Terni, Province of Terni, Umbria

The ancient Latin "Interamna Nahars", capital of the Terni province in southern Umbria, in the plain of the Nera river.
The city is an important stop on the rail line Rome-Ancona, and is the point of departure for the branch line to Rieti and L'Aquila. It is the seat of a university, and is one of the most important industrial towns in Umbria. In 1927 Terni became capital of its newly established province.


  • Altitude: 130 m a.s.l
  • Population: about 111,000 inhabitants in 2017
  • Zip/postal code: 05100
  • Dialing Area Code: +39 0744
  • Patron Saint: St. Valentino , celebrated on 14 February
  • Demonym: ternani

Administrative division

Acquapalombo, Appecano, Battiferro, Cecalocco, Cesi, Colle Sant'Angelo, Collegiacone, Collescipoli, Collestatte, Giuncano, La Castagna, Marmore, Miranda, Papigno, Piediluco, Poggio Lavarino, Polenaco, Porzano, Pracchia, Rocca San Zenone, San Carlo, San Liberatore, Titurano, Torreorsina.

History - Antiquity and Middle Ages

The city was probably founded in the 7th century BC by the Sabini. In the 3rd century BC it was conquered by the Romans and soon become an important municipium on the Via Flaminia. The Roman name was Interamna, meaning "between rivers".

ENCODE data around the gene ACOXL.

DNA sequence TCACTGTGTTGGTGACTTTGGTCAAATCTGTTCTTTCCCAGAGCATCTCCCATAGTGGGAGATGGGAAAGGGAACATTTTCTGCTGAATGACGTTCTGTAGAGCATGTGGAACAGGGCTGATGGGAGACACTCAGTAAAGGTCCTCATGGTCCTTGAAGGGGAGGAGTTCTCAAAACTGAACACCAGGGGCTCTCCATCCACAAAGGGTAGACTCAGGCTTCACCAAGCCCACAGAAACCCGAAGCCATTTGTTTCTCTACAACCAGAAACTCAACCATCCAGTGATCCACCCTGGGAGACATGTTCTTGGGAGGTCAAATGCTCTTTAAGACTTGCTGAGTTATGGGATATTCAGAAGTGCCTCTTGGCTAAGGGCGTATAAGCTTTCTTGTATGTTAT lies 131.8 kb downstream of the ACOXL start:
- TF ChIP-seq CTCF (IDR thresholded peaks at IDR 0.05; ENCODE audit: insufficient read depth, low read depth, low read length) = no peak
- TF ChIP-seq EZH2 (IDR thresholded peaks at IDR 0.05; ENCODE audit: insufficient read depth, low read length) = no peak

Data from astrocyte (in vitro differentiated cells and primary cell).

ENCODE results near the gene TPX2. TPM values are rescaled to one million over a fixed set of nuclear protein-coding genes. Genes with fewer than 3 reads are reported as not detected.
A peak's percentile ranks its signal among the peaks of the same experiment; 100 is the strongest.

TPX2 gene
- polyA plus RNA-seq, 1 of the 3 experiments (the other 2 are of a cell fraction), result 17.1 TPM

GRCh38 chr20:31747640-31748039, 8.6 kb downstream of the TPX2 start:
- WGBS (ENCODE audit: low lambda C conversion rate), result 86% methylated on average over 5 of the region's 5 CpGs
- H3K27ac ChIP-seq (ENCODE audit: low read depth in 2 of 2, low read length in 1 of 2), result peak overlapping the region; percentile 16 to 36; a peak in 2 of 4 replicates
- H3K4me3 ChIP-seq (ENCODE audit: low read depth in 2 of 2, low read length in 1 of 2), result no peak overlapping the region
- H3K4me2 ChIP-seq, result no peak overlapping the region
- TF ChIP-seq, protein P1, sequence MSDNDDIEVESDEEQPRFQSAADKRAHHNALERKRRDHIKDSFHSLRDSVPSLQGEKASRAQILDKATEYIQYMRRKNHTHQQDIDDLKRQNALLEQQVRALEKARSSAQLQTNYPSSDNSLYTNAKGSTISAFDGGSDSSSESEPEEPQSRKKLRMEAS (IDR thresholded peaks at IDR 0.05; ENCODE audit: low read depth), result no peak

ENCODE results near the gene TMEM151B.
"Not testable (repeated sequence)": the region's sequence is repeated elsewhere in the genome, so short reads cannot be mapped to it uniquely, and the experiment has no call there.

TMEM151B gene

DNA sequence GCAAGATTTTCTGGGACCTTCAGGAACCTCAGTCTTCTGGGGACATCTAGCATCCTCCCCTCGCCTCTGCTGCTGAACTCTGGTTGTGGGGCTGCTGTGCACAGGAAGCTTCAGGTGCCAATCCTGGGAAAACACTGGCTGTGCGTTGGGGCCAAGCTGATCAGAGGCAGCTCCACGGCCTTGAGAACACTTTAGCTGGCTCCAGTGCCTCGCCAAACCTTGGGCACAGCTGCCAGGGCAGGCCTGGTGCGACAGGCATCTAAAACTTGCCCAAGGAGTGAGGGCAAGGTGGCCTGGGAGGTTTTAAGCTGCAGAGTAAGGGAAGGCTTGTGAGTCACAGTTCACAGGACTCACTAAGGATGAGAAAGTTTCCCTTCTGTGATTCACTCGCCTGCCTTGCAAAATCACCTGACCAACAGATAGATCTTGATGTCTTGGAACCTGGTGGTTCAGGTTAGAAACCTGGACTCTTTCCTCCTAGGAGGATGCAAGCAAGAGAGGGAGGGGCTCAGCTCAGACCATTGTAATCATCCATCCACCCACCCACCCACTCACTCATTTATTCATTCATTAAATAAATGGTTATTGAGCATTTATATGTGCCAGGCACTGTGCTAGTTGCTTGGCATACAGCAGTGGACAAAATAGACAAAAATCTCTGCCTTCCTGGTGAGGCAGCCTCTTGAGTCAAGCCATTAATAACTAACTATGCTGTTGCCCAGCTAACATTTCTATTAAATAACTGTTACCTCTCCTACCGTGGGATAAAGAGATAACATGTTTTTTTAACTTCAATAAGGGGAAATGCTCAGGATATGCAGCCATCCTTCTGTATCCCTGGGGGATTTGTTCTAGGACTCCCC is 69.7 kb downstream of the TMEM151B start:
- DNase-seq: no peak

After the Lombard conquest in 755 Terni lost prominence and was reduced to a secondary town in the Duchy of Spoleto. In 1174 it was destroyed by Frederick Barbarossa's army. In the following century Terni was one of the favourite seat of St. Francis' preaching.

In the 14th century Terni issued a constitution of its own and was the theater of inner disputes between Guelphs and Ghibellines, and later between the two parties of Nobili and Banderari, until it was included in the Church State.

History - Modern Times

In 1580 an ironwork, the Ferriera, was established to work the iron ore mined in Monteleone di Spoleto, starting the industrial tradition of the city. In the 19th century Terni took advantage of the Industrial Revolution and of the large presence of water sources in the area. New industries included a steelwork, a foundry, as well as weapons, jute and wool factories.

The presence of a strong industries concentration made it a favourite target for the Allied bombardments in World War II, totalling 108 raids.

What to see

  • The Roman amphitheater, once capable of 10,000 spectators, built in 32 BC.
  • The small Roman gate of Porta Sant'Angelo, one of the four ancient entrances to the city.
  • The Cathedral of Santa Maria Assunta (17th century). Built over one of the most ancient Christian temples of the city, it has today Baroque lines. In the interior is one organ designed by Gian Lorenzo Bernini. The façade has two medieval gates, one with the profile of a sabot once used to measure the citizen's shoes so that they would not exceed a fixed limit of decency.

Where to stay

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Provinces of Umbria
Umbria region
Surnames in the Provinces of Umbria